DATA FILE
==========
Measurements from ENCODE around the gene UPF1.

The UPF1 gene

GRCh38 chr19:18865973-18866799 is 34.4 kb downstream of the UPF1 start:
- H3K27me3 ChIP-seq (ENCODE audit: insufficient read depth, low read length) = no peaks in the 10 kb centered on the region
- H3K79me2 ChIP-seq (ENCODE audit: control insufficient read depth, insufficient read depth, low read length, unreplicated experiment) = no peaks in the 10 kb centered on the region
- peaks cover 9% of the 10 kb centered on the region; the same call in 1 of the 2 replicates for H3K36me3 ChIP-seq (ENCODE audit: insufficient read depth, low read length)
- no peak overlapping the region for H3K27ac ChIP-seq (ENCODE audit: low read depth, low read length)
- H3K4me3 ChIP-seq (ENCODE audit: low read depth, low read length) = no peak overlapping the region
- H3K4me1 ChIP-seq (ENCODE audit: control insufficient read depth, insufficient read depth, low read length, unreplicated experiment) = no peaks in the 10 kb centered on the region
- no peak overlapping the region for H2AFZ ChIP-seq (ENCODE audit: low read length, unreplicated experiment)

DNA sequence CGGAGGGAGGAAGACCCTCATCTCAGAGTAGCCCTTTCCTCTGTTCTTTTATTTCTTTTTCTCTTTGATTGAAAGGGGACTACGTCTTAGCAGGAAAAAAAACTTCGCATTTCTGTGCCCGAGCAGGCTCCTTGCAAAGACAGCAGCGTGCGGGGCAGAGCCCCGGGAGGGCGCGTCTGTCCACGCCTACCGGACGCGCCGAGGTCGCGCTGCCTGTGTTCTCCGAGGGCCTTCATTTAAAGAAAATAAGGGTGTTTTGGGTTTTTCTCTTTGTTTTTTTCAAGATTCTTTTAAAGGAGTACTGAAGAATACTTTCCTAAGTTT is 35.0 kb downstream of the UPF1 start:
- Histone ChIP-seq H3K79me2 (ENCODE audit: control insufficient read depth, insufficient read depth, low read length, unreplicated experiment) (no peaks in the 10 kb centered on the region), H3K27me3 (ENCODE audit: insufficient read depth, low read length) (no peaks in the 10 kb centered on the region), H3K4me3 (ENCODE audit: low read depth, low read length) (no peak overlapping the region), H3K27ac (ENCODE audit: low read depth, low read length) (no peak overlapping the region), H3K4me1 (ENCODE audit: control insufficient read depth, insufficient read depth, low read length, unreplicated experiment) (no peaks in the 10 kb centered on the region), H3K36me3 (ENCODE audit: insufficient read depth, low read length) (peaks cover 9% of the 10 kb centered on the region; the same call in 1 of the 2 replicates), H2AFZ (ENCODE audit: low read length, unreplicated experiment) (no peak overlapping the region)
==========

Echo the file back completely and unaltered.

Measurements from ENCODE around the gene UPF1.

The UPF1 gene

GRCh38 chr19:18865973-18866799 is 34.4 kb downstream of the UPF1 start:
- H3K27me3 ChIP-seq (ENCODE audit: insufficient read depth, low read length) = no peaks in the 10 kb centered on the region
- H3K79me2 ChIP-seq (ENCODE audit: control insufficient read depth, insufficient read depth, low read length, unreplicated experiment) = no peaks in the 10 kb centered on the region
- peaks cover 9% of the 10 kb centered on the region; the same call in 1 of the 2 replicates for H3K36me3 ChIP-seq (ENCODE audit: insufficient read depth, low read length)
- no peak overlapping the region for H3K27ac ChIP-seq (ENCODE audit: low read depth, low read length)
- H3K4me3 ChIP-seq (ENCODE audit: low read depth, low read length) = no peak overlapping the region
- H3K4me1 ChIP-seq (ENCODE audit: control insufficient read depth, insufficient read depth, low read length, unreplicated experiment) = no peaks in the 10 kb centered on the region
- no peak overlapping the region for H2AFZ ChIP-seq (ENCODE audit: low read length, unreplicated experiment)

DNA sequence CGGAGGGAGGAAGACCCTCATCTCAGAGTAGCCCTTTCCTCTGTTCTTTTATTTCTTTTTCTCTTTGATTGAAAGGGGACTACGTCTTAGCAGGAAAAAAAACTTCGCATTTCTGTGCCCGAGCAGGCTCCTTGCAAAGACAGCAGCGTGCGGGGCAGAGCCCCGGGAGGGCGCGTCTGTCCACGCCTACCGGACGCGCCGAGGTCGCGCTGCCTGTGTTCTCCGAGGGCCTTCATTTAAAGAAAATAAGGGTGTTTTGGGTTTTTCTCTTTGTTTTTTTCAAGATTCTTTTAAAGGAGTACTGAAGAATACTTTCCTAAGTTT is 35.0 kb downstream of the UPF1 start:
- Histone ChIP-seq H3K79me2 (ENCODE audit: control insufficient read depth, insufficient read depth, low read length, unreplicated experiment) (no peaks in the 10 kb centered on the region), H3K27me3 (ENCODE audit: insufficient read depth, low read length) (no peaks in the 10 kb centered on the region), H3K4me3 (ENCODE audit: low read depth, low read length) (no peak overlapping the region), H3K27ac (ENCODE audit: low read depth, low read length) (no peak overlapping the region), H3K4me1 (ENCODE audit: control insufficient read depth, insufficient read depth, low read length, unreplicated experiment) (no peaks in the 10 kb centered on the region), H3K36me3 (ENCODE audit: insufficient read depth, low read length) (peaks cover 9% of the 10 kb centered on the region; the same call in 1 of the 2 replicates), H2AFZ (ENCODE audit: low read length, unreplicated experiment) (no peak overlapping the region)